Malta has been a godsend to the European gaming industry. Much like many Caribbean islands stake their living and reputations off of banking privacy (a truly rare commodity these days) Malta seized on the opportunity to be a welcoming regulatory environment to the European iGaming. Governments throughout the continent have generally looked at gaming with suspicion and mistrust, as well as the first convenient target in the quest for ever more tax revenues, and scapegoat to blame when the economy goes sour. Malta saw its opportunity to be welcoming and seized on it.
Hats off to Malta for accomplishing this and accommodating an industry that has had to deal with much more regulatory harassment than almost any other, with the possible exceptions of healthcare and banking. There does not seem to be any imminent danger to the iGaming infrastructure that the little Island has set up to accommodate its hosts. On the surface, the sector has nothing but wall-to-wall congratulatory coverage of the banking mecca it has set up, with more gaming companies looking to Malta for refuge from Brexit. The overwhelming positivity makes me a little bit suspicious though. Perhaps unfounded suspicion, but suspicion nonetheless.
The positives are easy to spot. Unlike any other count7ry in the Eurozone and one of only a tiny handful in all the Western world, its debt to GDP ratio has actually fallen significantly since 2008. It was 63% in 2008 and now only stands at just above 50%, topping at a reasonable (these days at least) 70% in 2011. In most cases where we see this, it has to do with an exploding GDP, which Malta has indeed seen quite a lot of, its economy expanding by 40% by that measure since 2008. However, Malta can further be congratulated on keeping absolute debt levels steady at about $5.7 billion since 2014. That’s zero additional debt in the last 4 years. That is quite an accomplishment considering the extreme temptation to load up on loans at crazy low European interest rates. Regardless of what happens to Malta in the event of a downturn, that statistic alone can assure investors that at least Malta will have a much quicker recovery than other European Union states in the event of an EU-wide crisis.
There’s more to be said on the positive side aside just the numbers themselves. Over the last 10 years, Malta has indeed proven itself to be immune to financial instability all around it. From 2008 to 2009, its economy did contract about 5% in GDP terms, which is a pretty decent number for an island where so much of its economy feeds off the gaming industry, which did much worse that year. 2015, during the throes of the Macau plunge, was actually worse for the Maltese economy than 2008. Greece’s sovereign debt crisis didn’t faze Malta at all, despite reports of its high exposure to the Greek economy.
These accomplishments stand in complete contradistinction to its sister EU banking island Cyprus. Just like Malta, it thrived on banking, but very unlike Malta, it levered up on dangerous assets and got completely destroyed.
That said, these are the possible stress points to keep an eye on, especially as pressures on the EU financial system as a whole intensify. Malta may come out of it all relatively unscathed as it has since 2008, but we’ll see. I expect these pressures to increase significantly in 2019 as the global economy enters recession by around midyear or so.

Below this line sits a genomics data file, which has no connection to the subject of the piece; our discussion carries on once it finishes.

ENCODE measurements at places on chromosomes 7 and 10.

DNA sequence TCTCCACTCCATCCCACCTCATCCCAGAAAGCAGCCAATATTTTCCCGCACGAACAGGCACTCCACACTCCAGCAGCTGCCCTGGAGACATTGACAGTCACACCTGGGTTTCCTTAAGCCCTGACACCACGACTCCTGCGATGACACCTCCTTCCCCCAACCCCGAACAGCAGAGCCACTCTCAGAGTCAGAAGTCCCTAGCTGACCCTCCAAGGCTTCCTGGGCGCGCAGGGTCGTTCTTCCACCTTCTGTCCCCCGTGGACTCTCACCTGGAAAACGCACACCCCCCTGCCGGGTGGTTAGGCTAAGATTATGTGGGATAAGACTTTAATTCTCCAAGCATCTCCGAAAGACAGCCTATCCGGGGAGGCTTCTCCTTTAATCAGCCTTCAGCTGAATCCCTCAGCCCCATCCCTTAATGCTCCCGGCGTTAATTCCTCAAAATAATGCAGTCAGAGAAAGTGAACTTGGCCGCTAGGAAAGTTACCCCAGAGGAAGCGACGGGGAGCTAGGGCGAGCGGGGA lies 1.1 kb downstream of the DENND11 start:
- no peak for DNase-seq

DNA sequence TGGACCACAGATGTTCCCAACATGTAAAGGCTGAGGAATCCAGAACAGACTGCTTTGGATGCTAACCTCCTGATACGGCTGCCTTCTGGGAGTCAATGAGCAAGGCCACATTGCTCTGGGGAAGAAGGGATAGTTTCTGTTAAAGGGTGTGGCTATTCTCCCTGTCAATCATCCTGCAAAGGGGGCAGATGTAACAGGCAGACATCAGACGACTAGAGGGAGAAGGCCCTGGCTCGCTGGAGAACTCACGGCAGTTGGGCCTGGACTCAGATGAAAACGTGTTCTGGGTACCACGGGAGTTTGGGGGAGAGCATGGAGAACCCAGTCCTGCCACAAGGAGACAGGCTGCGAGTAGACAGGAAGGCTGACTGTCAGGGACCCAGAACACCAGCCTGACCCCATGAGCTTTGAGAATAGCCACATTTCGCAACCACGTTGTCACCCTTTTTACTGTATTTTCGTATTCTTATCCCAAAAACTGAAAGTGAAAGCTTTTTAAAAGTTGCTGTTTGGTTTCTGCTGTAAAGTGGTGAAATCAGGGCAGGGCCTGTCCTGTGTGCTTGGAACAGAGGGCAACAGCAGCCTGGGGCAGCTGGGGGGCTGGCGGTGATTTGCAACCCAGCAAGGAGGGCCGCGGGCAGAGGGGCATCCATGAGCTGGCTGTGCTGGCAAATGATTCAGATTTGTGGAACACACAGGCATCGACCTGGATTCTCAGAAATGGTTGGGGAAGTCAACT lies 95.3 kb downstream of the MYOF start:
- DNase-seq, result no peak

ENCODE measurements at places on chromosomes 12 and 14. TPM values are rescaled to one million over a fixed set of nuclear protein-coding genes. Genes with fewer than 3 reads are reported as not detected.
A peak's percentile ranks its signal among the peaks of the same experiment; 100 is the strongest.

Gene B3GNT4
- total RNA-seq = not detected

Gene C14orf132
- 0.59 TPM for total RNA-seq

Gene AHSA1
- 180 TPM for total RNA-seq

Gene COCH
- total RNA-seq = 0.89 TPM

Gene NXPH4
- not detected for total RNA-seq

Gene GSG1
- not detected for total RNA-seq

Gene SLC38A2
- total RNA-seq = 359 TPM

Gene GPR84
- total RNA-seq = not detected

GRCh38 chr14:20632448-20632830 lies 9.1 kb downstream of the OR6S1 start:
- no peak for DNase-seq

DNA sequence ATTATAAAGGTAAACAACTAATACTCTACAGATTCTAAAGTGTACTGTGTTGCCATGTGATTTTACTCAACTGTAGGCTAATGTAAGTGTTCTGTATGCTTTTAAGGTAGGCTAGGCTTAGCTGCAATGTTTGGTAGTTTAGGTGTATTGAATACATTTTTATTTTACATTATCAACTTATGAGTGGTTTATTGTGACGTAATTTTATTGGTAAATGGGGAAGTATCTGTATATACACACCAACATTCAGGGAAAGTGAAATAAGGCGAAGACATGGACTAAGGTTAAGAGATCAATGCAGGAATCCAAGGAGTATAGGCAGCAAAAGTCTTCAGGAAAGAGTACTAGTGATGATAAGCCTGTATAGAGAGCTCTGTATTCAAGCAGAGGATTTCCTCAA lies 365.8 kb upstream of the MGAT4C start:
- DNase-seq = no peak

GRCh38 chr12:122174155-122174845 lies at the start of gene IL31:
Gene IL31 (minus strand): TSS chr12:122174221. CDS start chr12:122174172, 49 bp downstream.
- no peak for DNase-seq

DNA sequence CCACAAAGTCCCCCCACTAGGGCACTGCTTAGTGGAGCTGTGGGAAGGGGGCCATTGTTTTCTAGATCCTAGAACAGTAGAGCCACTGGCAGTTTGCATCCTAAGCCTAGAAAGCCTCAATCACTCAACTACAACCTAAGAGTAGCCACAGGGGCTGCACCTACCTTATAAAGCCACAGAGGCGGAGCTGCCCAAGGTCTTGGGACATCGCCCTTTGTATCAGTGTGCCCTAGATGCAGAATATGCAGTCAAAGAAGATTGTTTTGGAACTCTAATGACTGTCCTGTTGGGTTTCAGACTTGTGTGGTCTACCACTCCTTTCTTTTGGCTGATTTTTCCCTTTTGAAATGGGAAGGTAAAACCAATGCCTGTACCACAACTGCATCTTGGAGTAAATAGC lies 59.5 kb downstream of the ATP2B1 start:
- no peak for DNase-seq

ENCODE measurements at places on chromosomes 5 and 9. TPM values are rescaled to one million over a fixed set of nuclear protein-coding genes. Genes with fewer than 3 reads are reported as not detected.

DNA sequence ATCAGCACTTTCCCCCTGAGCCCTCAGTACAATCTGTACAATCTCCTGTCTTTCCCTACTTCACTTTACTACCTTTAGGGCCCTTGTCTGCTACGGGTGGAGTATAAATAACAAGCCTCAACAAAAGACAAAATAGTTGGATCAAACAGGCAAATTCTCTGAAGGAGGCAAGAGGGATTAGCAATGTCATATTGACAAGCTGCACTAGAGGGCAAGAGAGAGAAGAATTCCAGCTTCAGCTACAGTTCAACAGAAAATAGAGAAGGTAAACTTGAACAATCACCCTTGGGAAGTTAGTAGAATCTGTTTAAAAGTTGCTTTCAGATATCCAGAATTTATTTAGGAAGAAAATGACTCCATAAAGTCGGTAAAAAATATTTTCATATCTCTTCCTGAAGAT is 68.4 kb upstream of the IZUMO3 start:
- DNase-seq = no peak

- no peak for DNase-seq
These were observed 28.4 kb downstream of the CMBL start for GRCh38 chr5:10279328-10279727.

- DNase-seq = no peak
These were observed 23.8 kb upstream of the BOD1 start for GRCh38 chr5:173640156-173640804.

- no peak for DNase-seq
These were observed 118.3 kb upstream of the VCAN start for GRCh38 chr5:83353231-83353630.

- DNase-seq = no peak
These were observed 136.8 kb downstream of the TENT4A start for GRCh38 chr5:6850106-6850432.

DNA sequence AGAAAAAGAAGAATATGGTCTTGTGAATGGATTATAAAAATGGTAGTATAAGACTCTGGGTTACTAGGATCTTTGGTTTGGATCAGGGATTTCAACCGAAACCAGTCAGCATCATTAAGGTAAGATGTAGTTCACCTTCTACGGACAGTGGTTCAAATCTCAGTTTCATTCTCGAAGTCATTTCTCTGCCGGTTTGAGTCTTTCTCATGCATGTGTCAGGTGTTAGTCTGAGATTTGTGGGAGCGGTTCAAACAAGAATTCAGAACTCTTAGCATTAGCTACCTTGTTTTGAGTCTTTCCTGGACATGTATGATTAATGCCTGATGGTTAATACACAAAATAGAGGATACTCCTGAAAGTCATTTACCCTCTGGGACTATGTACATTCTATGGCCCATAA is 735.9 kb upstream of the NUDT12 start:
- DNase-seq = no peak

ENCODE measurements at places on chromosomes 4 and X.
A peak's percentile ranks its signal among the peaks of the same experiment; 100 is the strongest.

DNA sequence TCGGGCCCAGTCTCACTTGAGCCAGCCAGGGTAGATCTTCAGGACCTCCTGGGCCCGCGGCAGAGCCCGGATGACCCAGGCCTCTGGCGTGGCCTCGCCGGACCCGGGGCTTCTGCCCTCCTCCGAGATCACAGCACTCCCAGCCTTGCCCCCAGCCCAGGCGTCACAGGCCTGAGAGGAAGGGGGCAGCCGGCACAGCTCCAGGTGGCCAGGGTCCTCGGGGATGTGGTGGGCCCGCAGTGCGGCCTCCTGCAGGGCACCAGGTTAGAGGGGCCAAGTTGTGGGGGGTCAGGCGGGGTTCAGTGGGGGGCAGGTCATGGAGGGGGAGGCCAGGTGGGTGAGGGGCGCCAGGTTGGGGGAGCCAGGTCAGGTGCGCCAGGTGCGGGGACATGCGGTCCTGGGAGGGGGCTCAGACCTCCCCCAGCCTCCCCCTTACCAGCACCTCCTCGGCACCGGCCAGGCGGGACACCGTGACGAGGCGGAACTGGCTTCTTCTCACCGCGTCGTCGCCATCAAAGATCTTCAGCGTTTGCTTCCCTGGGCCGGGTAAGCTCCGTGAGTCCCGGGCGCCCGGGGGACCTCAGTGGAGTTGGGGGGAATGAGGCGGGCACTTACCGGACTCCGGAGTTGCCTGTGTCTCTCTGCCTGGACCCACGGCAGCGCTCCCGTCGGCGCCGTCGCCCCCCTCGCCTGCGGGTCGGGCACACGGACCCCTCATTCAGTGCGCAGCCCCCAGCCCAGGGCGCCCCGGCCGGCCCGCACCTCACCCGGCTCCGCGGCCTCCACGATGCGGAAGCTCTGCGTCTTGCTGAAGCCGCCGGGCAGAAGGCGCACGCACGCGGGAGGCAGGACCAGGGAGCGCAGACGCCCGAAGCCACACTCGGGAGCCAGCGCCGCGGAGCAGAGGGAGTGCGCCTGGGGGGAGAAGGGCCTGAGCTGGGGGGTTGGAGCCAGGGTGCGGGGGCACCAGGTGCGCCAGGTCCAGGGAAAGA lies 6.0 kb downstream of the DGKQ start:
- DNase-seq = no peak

First, there are some early signs of a slowdown monetarily. By European Central Bank measures, the Euro supply has grown 7.2% since February. Malta’s share of the Euro supply has only increased 6.8% by comparison. This indicates a slowdown in economic activity compared to the rest of the EU, especially considering Malta is so heavily reliant on banking. This could just be a blip and by itself it’s not a big deal, but the Euro supply in Malta has been stagnating since May, while the rest of the Euro area is up 1.7%. On a wider view, the Maltese Euro supply has been expanding at its slowest pace since 2013.
Second, Deloitte came out with a report on Maltese exposure to Brexit back in 2016, citing the Brexit Sensitivity Index issued by Standard & Poor’s ranking Malta in second place out of 20 countries most exposed to Brexit. The biggest reason for this is Maltese financial sector claims on UK banks, measured at 58% of Malta GDP, and this was back in 2016. If UK Prime Minister Theresa May can squeeze her Brexit deal past her Tories in the coming months then this tripwire should be pretty much avoided, because May’s deal basically means that the UK will stay in the EU without it being called the EU. If, however, the British Parliament votes down the deal and we are faced with a no-deal hard Brexit, then Malta and the gaming sector that it hosts could see some extra trouble beyond what is already imminent due to business cycle shifts.
The other main risk I see is one of taxation and regulatory threats. If the clamps come down on EU finances as I expect, then just like we saw shenanigans out of Apple’s tax avoidance tricks in Ireland that resulted in an EU lawsuit of $15B that is still ongoing, we could see the rest of the EU pinning blame on Malta for being too inviting to the gaming industry and strong-arming the Island to expose the firms it hosts to higher taxation from other EU countries. As inviting as the regulatory environment is now in Malta for iGaming, regulations can always be changed especially when financial conditions deteriorate and governments get more desperate.